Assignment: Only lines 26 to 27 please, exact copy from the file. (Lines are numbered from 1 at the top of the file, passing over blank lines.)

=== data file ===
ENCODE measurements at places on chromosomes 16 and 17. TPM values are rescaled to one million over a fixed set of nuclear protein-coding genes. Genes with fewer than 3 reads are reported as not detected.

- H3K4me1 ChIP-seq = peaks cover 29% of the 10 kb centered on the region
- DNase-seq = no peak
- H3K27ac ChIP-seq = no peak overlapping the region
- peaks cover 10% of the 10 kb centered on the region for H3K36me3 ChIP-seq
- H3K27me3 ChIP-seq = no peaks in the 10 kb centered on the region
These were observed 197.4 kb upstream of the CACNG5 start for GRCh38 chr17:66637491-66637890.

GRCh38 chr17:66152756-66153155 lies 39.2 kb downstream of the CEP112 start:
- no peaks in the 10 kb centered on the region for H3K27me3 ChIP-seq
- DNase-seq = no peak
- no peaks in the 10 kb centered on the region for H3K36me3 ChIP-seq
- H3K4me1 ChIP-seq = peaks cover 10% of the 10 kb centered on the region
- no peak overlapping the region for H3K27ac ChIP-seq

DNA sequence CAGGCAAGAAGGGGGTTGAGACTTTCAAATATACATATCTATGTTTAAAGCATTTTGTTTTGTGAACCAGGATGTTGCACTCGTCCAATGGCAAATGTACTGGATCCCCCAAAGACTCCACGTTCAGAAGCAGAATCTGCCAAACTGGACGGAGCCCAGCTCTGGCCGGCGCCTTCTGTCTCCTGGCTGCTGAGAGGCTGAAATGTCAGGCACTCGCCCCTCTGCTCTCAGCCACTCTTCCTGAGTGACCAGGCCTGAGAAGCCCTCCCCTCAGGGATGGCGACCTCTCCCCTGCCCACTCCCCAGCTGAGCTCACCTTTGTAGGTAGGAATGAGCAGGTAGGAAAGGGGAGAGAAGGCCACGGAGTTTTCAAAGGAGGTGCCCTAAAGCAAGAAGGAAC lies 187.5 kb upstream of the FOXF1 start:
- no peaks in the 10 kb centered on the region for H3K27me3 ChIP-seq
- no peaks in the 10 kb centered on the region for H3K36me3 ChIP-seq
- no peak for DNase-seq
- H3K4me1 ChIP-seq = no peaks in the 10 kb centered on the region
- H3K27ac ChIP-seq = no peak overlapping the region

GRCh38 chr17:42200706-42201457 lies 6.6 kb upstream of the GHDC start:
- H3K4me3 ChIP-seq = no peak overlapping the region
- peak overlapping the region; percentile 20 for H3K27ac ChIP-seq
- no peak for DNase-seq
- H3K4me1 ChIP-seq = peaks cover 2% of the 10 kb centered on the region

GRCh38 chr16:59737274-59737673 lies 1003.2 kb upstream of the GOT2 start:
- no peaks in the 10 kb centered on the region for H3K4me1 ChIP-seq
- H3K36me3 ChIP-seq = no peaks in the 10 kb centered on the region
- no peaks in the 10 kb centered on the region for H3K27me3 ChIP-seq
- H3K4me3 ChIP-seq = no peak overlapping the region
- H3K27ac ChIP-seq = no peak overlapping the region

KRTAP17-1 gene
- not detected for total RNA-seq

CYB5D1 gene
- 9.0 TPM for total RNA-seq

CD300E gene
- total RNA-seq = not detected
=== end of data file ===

- no peaks in the 10 kb centered on the region for H3K4me1 ChIP-seq
- H3K36me3 ChIP-seq = no peaks in the 10 kb centered on the region